A-level Results – How to Avoid Disappointment

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A-levels are one of the most important exams in the UK. They can determine which university you will attend, and thus can make or break your future. As a result, students experience a lot of pressure when they are close to taking, with the worry of what happens should they fail. If you are currently preparing to sit for the exams, the good news is that you can perform well without the added stress that most students face. Below is a look at some of the top tips on how to avoid do well and avoid disappointing A-levels results.

  1. Choose a good private school

Attending a good private school will give you a better chance at acing your A-levels exam. This is because private schools I have experienced, such as Bales College in London, offer a better chance of academic success due to their enriched opportunities. For example, you will be able to access better learning facilities and resources when attending private schools. Teachers are also more invested in the student’s academic performance.

There are also smaller-sized classes and a better teacher to student ratios, which guarantee a better learning experience. The U.K private schools also have excellent extra-curricular activities, which among other benefits, help to boost the student’s performance.

  1. Choose your subjects wisely

The subjects you choose for your A-levels have a huge impact on your university course options, and subsequently, your career choice. This is the reason why parents/guardians, teachers, and career advisers emphasize on taking facilitating subjects such as sciences, maths, English, history, and others. However, when choosing these and other subjects, you should be careful to choose the right subjects, which you will be able to pass.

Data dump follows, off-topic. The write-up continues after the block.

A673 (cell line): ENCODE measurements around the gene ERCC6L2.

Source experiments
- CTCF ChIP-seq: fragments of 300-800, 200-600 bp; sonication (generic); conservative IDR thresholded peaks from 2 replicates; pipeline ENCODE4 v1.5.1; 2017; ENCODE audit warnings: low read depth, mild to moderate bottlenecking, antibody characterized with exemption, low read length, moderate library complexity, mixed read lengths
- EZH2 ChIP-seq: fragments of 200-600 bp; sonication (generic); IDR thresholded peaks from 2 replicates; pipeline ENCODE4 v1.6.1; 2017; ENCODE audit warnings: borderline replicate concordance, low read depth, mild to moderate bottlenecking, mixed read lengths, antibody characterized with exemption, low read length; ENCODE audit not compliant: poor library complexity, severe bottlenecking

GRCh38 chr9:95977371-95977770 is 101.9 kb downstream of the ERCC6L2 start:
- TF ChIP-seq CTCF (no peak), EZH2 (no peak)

To start with, you should first consider subjects that are in line with your career plans. You should thus talk with your advisers about which are the best facilitating subjects for your career. However, if you have no idea about what you want to follow, you should take time to consider your options. Talk with your advisors and other individuals in different career paths to see what can be good for you.

For the best chance of passing with good results, you should also choose subjects that you are good in, and which you enjoy. Never take a subject you hate or are not good at as this will only make it harder for you to pass.

  1. Ask for extra help from other students, teachers, and guardians

Regardless of how much you desire, not every person is naturally a genius. However, with the right attitude and effort, it is possible to pass your A-levels with flying colours. Therefore, you should not be discouraged if you find your performance is not up to par. Instead, you should seek extra help from other people who are in a position to help, for example, teachers, counsellors, and other gifted students.

Private tutoring is also another great resource that can help you prepare for A-levels. The one-on-one attention, customized learning experience, and self-paced learning can help to work wonders on you. This is especially the case if you have trouble learning in a classroom environment.

  1. Cultivate good study habits